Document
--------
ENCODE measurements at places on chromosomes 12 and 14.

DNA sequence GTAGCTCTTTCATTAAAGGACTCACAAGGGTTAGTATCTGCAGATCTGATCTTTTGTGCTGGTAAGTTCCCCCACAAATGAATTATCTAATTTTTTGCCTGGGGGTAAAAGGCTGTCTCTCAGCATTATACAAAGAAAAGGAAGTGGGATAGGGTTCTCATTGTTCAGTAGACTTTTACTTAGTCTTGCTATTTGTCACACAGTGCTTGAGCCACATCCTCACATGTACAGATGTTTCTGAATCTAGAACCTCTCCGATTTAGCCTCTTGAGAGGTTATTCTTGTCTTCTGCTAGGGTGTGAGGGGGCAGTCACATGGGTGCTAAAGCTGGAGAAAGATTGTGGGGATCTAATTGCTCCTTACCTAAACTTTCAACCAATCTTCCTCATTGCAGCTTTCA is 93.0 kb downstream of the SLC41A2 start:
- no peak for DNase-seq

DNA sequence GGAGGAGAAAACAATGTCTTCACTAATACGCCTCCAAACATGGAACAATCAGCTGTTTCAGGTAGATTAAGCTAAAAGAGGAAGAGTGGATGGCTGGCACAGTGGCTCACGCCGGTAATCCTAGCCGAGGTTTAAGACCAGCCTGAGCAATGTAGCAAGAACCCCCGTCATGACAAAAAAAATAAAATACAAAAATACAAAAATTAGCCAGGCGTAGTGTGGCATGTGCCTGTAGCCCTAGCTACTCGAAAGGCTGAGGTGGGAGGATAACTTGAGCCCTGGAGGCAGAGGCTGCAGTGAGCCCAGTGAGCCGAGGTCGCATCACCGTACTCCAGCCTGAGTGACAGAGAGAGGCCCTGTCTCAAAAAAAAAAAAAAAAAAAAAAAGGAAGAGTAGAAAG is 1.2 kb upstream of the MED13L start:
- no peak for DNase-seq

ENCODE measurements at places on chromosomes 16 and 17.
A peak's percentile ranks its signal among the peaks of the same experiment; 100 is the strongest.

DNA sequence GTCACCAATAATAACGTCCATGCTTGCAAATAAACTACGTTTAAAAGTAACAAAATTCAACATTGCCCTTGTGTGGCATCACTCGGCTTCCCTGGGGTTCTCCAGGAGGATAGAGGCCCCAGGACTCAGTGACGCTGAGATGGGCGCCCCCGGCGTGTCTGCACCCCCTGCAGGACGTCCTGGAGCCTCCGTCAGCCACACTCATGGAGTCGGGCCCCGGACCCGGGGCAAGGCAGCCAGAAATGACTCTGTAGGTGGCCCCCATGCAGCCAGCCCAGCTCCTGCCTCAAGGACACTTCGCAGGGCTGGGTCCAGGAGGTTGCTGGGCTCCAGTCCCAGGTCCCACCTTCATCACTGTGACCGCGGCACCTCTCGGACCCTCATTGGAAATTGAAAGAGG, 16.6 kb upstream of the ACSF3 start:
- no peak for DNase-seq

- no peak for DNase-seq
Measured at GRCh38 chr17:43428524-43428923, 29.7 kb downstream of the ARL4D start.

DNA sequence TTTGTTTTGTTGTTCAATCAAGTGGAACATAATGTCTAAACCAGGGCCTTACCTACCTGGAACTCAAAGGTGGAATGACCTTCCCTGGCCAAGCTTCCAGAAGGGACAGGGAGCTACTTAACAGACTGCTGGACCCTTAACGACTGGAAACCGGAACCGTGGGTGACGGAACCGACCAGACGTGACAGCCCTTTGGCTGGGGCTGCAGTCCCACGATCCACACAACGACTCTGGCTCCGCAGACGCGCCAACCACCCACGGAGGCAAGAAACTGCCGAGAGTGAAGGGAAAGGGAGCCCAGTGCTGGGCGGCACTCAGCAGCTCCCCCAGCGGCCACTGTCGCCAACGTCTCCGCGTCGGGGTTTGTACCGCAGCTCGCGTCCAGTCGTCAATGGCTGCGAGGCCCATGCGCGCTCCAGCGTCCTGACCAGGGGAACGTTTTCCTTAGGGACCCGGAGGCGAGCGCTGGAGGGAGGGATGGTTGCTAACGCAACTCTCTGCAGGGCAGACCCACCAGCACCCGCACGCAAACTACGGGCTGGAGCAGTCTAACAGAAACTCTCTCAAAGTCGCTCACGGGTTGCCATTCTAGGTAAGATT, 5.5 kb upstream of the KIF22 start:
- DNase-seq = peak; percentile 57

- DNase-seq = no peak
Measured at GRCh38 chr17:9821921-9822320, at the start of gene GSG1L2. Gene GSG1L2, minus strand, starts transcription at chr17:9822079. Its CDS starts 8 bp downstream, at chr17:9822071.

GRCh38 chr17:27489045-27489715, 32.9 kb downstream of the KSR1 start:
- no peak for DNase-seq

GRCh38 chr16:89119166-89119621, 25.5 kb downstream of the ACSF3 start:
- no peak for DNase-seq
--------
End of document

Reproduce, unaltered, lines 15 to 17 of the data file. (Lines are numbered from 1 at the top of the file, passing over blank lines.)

Measured at GRCh38 chr17:9821921-9822320, at the start of gene GSG1L2. Gene GSG1L2, minus strand, starts transcription at chr17:9822079. Its CDS starts 8 bp downstream, at chr17:9822071.

GRCh38 chr17:27489045-27489715, 32.9 kb downstream of the KSR1 start:
- no peak for DNase-seq